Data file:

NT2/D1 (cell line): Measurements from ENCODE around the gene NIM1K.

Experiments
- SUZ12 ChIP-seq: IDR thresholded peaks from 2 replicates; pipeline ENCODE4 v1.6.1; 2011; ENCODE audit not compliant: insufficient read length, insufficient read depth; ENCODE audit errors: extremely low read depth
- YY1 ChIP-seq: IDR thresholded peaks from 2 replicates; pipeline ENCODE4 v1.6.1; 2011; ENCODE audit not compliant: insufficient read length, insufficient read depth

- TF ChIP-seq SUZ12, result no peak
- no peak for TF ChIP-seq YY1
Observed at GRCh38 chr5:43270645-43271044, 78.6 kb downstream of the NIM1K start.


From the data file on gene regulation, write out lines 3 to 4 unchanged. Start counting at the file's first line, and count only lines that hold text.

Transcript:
- SUZ12 ChIP-seq: IDR thresholded peaks from 2 replicates; pipeline ENCODE4 v1.6.1; 2011; ENCODE audit not compliant: insufficient read length, insufficient read depth; ENCODE audit errors: extremely low read depth
- YY1 ChIP-seq: IDR thresholded peaks from 2 replicates; pipeline ENCODE4 v1.6.1; 2011; ENCODE audit not compliant: insufficient read length, insufficient read depth